When police may arrest without warrant?
In India, the power of arrest without a warrant is an essential tool provided to law enforcement agencies, including the police, to maintain public order, ensure prompt action in serious offenses, and protect the interests of justice. The Criminal Procedure Code (CrPC) outlines specific circumstances under which the police may make arrests without a warrant. This article aims to provide detailed insights into these situations, explaining when and why the police may exercise this authority.
1. Cognizable Offenses:
One of the primary reasons for an arrest without a warrant is when the offense committed is categorized as “cognizable.” Cognizable offenses are serious crimes for which the police can initiate investigations and make arrests without a court order. Examples of cognizable offenses include murder, rape, robbery, and offenses punishable with imprisonment.
2. Preventing Obstruction of Justice:
The police may arrest without a warrant if they have reasonable grounds to believe that a person may interfere with the course of justice. This includes tampering with evidence, intimidating witnesses, or obstructing the investigation process.
3. Preventing Escapes and Repeat Offenses:
When the police have credible information suggesting that the accused is likely to escape or commit further offenses, they can make an arrest without a warrant. This preventive measure aims to safeguard the interests of justice and protect potential victims.
4. Public Nuisance and Breach of Peace:
If an individual’s actions cause public disturbances, disrupt public order, or create a public nuisance, the police may make an arrest without a warrant to restore peace and ensure community safety.
5. Violence or Threat to Public Safety:
The police may arrest without a warrant when they have reasonable grounds to believe that an individual poses a threat to public safety or is involved in acts of violence that endanger others.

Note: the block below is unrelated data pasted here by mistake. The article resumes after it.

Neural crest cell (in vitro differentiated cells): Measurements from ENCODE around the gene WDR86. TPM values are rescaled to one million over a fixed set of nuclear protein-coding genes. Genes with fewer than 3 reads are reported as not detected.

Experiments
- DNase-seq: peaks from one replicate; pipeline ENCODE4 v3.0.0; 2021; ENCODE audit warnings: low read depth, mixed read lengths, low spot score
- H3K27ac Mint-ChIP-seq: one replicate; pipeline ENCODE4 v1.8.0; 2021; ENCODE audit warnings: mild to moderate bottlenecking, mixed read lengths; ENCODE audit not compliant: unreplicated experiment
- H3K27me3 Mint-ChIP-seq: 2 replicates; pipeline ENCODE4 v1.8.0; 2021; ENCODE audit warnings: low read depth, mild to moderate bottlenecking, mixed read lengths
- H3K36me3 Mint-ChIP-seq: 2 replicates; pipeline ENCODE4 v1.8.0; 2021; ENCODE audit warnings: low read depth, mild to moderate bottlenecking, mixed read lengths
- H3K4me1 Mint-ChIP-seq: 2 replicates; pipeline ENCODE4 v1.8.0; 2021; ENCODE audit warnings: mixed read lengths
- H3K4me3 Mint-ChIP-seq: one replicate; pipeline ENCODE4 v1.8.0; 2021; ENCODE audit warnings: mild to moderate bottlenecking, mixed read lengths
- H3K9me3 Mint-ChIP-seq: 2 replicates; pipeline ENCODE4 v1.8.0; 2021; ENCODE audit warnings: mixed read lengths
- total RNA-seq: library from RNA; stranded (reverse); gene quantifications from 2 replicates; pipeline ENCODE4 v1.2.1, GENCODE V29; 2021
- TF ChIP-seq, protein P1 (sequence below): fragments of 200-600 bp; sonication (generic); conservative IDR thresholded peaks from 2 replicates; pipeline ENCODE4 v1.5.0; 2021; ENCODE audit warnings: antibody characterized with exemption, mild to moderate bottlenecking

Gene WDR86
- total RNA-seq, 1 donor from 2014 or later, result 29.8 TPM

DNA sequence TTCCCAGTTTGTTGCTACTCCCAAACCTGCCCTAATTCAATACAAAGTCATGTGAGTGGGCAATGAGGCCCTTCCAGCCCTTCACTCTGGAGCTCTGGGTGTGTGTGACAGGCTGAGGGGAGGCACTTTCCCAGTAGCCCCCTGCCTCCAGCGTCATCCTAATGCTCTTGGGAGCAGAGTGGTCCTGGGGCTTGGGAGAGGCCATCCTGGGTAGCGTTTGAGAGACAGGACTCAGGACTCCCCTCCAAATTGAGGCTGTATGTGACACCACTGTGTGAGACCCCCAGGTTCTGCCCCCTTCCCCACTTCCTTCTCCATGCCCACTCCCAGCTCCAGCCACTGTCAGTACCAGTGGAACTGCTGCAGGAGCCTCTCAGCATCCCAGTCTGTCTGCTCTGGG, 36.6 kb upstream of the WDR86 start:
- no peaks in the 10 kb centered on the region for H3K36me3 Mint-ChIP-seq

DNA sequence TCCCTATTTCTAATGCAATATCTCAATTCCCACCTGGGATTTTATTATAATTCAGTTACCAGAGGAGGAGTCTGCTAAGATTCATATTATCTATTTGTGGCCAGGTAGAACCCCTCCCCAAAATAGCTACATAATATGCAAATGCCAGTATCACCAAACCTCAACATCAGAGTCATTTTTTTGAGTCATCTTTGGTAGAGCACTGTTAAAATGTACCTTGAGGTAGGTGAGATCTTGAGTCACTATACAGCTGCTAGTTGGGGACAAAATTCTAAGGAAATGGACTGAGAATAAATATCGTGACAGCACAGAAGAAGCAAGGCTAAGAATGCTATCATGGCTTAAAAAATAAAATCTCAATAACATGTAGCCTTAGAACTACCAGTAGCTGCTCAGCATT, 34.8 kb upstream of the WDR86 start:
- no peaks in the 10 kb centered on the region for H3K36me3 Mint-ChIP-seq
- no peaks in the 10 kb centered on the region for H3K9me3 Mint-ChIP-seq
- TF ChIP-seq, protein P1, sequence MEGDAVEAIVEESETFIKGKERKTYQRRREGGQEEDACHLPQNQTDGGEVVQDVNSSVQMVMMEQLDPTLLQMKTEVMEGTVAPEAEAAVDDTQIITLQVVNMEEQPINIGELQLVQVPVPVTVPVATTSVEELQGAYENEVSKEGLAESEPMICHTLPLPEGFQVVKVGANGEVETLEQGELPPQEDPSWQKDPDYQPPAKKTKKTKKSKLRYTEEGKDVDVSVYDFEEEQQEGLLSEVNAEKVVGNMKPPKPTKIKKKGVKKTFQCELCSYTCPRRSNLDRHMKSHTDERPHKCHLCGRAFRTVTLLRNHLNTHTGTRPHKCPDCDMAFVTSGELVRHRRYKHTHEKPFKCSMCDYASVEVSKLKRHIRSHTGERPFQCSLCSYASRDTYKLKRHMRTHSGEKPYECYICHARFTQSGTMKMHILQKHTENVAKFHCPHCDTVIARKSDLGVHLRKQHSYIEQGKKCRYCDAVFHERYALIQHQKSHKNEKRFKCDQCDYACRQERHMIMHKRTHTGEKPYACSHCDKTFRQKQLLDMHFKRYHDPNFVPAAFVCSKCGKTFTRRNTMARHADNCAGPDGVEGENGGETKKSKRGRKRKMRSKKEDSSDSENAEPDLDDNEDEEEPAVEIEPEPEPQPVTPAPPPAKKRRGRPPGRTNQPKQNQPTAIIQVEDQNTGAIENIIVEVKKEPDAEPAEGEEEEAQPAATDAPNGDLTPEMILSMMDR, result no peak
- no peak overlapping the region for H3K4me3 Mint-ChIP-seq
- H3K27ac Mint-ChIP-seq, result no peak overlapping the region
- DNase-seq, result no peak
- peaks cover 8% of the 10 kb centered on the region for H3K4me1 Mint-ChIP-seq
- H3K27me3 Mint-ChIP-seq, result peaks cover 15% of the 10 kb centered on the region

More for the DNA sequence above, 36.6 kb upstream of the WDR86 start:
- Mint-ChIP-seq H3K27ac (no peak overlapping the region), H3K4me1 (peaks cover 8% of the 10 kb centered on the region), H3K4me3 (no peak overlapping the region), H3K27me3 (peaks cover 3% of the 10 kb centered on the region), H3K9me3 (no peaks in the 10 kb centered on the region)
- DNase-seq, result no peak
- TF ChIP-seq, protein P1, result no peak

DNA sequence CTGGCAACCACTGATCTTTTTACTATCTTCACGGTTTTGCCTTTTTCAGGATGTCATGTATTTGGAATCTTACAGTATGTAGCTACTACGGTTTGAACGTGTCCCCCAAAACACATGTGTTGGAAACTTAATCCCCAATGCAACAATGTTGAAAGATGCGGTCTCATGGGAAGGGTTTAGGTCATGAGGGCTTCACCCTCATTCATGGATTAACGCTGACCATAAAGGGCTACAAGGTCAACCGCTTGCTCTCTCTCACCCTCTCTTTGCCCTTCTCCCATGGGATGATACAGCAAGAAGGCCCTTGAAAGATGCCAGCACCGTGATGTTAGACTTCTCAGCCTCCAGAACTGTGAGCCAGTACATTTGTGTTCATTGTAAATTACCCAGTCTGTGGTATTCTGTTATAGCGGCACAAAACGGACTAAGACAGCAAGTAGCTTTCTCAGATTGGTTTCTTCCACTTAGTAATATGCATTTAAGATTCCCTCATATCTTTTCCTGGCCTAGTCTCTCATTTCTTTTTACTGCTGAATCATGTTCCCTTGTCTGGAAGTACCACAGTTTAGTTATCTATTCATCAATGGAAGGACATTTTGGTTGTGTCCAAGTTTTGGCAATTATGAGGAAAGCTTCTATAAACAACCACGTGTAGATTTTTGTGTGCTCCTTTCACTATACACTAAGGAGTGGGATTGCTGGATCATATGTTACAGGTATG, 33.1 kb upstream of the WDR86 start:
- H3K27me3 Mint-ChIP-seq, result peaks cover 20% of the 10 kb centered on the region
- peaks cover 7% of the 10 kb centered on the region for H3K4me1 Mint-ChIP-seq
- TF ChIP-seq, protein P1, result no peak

6. Arrest under Special Laws:
Certain special laws, such as the Narcotic Drugs and Psychotropic Substances Act or the Prevention of Corruption Act, grant the police the authority to make arrests without a warrant under specific circumstances outlined in those laws.
7. Disobeying Court Orders:
In cases where an individual disobeys court orders, fails to appear in court as required, or violates bail conditions, the police may arrest them without a warrant to enforce the court’s authority.
8. Preventive Arrests:
Under exceptional circumstances, the police may exercise the power of preventive arrest. This means apprehending an individual to prevent potential harm to themselves or others, or to maintain public order in situations where there is an imminent threat.
The power of arrest without a warrant is a crucial tool provided to law enforcement agencies to ensure effective maintenance of law and order, protect the interests of justice, and promptly respond to serious offenses. While exercising this authority, the police must act responsibly, adhering to the principles of fairness, respect for individual rights, and the rule of law. Understanding the circumstances under which the police may make arrests without a warrant helps citizens appreciate the delicate balance between public safety and individual liberties. It is essential to ensure that these powers are used judiciously and responsibly to maintain public trust in the legal system and law enforcement agencies.
Adcocate J.S. Rohilla (Civil & Criminal Lawyer in Indore)
Contact: 88271 22304